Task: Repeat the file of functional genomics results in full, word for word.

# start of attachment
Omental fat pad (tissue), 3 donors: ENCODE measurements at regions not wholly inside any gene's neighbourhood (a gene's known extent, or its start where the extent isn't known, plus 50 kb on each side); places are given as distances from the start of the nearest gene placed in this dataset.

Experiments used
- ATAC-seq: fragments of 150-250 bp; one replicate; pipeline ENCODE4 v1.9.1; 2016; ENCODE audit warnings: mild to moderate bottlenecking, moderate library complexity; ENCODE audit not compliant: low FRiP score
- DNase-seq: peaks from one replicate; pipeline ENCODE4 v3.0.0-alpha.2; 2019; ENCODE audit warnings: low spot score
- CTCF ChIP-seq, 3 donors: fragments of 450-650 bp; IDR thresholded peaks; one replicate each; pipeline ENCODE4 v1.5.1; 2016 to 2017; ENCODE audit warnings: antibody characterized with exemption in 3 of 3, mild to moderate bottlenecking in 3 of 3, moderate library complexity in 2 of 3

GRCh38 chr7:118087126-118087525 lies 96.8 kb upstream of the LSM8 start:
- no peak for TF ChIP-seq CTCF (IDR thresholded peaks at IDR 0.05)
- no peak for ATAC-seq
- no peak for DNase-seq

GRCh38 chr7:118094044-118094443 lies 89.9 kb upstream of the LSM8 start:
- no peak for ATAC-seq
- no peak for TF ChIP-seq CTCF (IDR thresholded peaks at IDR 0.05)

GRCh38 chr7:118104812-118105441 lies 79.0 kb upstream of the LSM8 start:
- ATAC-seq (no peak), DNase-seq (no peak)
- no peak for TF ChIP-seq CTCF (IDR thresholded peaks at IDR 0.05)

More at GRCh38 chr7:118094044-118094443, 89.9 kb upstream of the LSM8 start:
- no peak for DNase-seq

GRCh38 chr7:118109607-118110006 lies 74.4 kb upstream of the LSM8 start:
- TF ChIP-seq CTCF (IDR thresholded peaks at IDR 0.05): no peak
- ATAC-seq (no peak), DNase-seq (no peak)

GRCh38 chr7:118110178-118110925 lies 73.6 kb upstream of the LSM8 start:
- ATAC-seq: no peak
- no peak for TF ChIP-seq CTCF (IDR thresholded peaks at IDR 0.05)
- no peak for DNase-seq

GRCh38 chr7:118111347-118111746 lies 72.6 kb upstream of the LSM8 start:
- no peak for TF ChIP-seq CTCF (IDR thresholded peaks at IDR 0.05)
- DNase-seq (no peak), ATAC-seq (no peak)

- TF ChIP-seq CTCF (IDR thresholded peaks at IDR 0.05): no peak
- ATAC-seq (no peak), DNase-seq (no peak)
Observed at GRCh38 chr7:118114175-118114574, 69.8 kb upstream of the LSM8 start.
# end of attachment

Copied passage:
Omental fat pad (tissue), 3 donors: ENCODE measurements at regions not wholly inside any gene's neighbourhood (a gene's known extent, or its start where the extent isn't known, plus 50 kb on each side); places are given as distances from the start of the nearest gene placed in this dataset.

Experiments used
- ATAC-seq: fragments of 150-250 bp; one replicate; pipeline ENCODE4 v1.9.1; 2016; ENCODE audit warnings: mild to moderate bottlenecking, moderate library complexity; ENCODE audit not compliant: low FRiP score
- DNase-seq: peaks from one replicate; pipeline ENCODE4 v3.0.0-alpha.2; 2019; ENCODE audit warnings: low spot score
- CTCF ChIP-seq, 3 donors: fragments of 450-650 bp; IDR thresholded peaks; one replicate each; pipeline ENCODE4 v1.5.1; 2016 to 2017; ENCODE audit warnings: antibody characterized with exemption in 3 of 3, mild to moderate bottlenecking in 3 of 3, moderate library complexity in 2 of 3

GRCh38 chr7:118087126-118087525 lies 96.8 kb upstream of the LSM8 start:
- no peak for TF ChIP-seq CTCF (IDR thresholded peaks at IDR 0.05)
- no peak for ATAC-seq
- no peak for DNase-seq

GRCh38 chr7:118094044-118094443 lies 89.9 kb upstream of the LSM8 start:
- no peak for ATAC-seq
- no peak for TF ChIP-seq CTCF (IDR thresholded peaks at IDR 0.05)

GRCh38 chr7:118104812-118105441 lies 79.0 kb upstream of the LSM8 start:
- ATAC-seq (no peak), DNase-seq (no peak)
- no peak for TF ChIP-seq CTCF (IDR thresholded peaks at IDR 0.05)

More at GRCh38 chr7:118094044-118094443, 89.9 kb upstream of the LSM8 start:
- no peak for DNase-seq

GRCh38 chr7:118109607-118110006 lies 74.4 kb upstream of the LSM8 start:
- TF ChIP-seq CTCF (IDR thresholded peaks at IDR 0.05): no peak
- ATAC-seq (no peak), DNase-seq (no peak)

GRCh38 chr7:118110178-118110925 lies 73.6 kb upstream of the LSM8 start:
- ATAC-seq: no peak
- no peak for TF ChIP-seq CTCF (IDR thresholded peaks at IDR 0.05)
- no peak for DNase-seq

GRCh38 chr7:118111347-118111746 lies 72.6 kb upstream of the LSM8 start:
- no peak for TF ChIP-seq CTCF (IDR thresholded peaks at IDR 0.05)
- DNase-seq (no peak), ATAC-seq (no peak)

- TF ChIP-seq CTCF (IDR thresholded peaks at IDR 0.05): no peak
- ATAC-seq (no peak), DNase-seq (no peak)
Observed at GRCh38 chr7:118114175-118114574, 69.8 kb upstream of the LSM8 start.